Does your company use social media to connect with customers? If so, you want your firm's social media pages to be attractive so they will draw in visitors. Like many companies, you might enhance your social pages by sharing published content. High quality content will give your company a professional image. Unfortunately, content sharing can get you in trouble if the content you or your employees are sharing is copyrighted. Copyrighted content is the subject of an article I found in the Insurance Journal this week. This article is important considering all the content that's shared on the Internet these days. The article is directed at insurance professionals, but it is relevant to any company that shares content. The author cites the following five misconceptions about copyrights that are common among insurance professionals. If insurance professionals have these misconceptions, your employees probably do too. Copyright compliance isn't important. Like insurance professionals, your employees may be much more concerned about protecting your company's intellectual property than they are about protecting other people's property.  This is natural but it is also dangerous. Anyone who infringes on another person's copyright is subject to a lawsuit.  A copyright infringement suit is likely to be both expensive and damaging to your company's reputation. You can do whatever you want with articles you find online. As a writer, I hope you don't believe this one! As the article points out, it is important to distinguish between online and public domain. Articles that appear on the Internet are not necessarily in the public domain as they may be copyrighted. Public domain articles have no copyright, either because the copyright expired or because the article was written by the federal government. My company doesn't do much content sharing. There's probably much more sharing going on at your firm than you think. These days, everyone is eager to share information. To protect your firm against lawsuits, you need to know what your employees are posting online. If you buy an article, you're free to share it. The fact that you have paid for an article does not mean you can reproduce it. After all, if you could freely distribute any article you purchased, the publisher would never sell another copy. If you buy an article, you are paying for your use only. A purchased subscription gives you the right to use the content as you like. Don't assume that you can freely share content you've purchased via a subscription. Read the subscription agreement carefully so you understand the rights the publisher has extended to you. Suppose that you are surfing the Internet when you run across a wonderful article. You are anxious to share it so you post it on one of your social media pages. Unfortunately, you fail to cite the source of the article or the author's name. Anyone who reads it will assume that you are the author. Shortly thereafter, you are served with a lawsuit for copyright infringement. You are surprised and upset. But wait! Your firm is covered by liability insurance. Your general liability policy will cover the claim, right? Wrong! Very few copyright infringement suits will be covered by your policy under Bodily Injury and Property Damage Liability (Coverage A).  For one thing, copyright infringement will probably not qualify as an occurrence. Moreover, it is unlikely to result in bodily injury or property damage.  Copyright infringement is covered under Personal and Advertising Injury (Coverage B). However, this coverage applies only if you infringe on someone's copyrighted material in an advertisement. Besides copyright infringements, Coverage B also excludes claims arising out of misuses of patents, trademarks, trade secrets and other intellectual property rights. Finally, be sure to check out my new articles on Business Insurance. You can learn about Other States coverage (under a workers compensation policy) excess policies, debris removal coverage, and kidnap and rans[...]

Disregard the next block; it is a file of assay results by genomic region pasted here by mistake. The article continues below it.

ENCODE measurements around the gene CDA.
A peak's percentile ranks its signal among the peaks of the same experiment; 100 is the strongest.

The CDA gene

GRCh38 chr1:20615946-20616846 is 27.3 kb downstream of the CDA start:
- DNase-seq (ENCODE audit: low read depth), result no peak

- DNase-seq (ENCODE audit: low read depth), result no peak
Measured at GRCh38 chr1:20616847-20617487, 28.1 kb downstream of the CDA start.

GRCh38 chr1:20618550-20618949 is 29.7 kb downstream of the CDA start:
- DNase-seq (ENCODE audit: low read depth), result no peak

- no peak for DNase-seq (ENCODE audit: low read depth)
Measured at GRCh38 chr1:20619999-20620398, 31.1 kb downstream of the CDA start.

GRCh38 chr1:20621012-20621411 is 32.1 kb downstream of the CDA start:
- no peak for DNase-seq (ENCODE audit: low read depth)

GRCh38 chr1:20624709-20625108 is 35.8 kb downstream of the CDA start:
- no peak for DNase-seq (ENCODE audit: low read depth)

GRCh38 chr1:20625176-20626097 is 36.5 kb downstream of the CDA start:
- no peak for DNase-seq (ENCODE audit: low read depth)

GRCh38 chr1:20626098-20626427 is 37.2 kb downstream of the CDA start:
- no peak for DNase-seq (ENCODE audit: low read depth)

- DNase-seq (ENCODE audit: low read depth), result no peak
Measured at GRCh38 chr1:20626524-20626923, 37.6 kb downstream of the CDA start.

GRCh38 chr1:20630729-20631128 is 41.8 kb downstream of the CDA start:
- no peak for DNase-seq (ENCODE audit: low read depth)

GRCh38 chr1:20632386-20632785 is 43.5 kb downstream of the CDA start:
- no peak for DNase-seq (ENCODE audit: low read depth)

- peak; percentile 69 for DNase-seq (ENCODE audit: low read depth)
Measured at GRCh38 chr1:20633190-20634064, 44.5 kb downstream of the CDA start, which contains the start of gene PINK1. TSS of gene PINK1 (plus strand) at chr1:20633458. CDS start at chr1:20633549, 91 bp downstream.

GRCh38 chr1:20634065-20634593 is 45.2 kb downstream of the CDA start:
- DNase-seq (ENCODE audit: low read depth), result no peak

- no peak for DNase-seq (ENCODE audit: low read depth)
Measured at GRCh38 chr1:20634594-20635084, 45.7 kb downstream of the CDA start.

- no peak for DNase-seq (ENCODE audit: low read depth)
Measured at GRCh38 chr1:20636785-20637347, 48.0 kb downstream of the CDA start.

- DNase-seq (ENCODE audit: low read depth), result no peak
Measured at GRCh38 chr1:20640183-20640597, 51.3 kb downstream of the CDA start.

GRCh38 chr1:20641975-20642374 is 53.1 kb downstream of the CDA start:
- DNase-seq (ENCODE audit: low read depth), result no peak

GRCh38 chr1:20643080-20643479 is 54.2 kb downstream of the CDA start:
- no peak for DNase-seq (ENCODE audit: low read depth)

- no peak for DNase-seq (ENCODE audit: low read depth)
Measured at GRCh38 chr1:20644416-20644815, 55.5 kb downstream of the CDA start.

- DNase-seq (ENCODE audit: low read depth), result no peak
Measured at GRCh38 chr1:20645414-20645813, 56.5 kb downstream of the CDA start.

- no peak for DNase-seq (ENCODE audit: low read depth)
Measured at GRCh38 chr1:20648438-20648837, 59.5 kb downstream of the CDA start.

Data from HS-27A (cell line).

Hurricane Prophesies

Fri, 18 Apr 2014 12:31:37 +00002014-04-18T12:31:37Z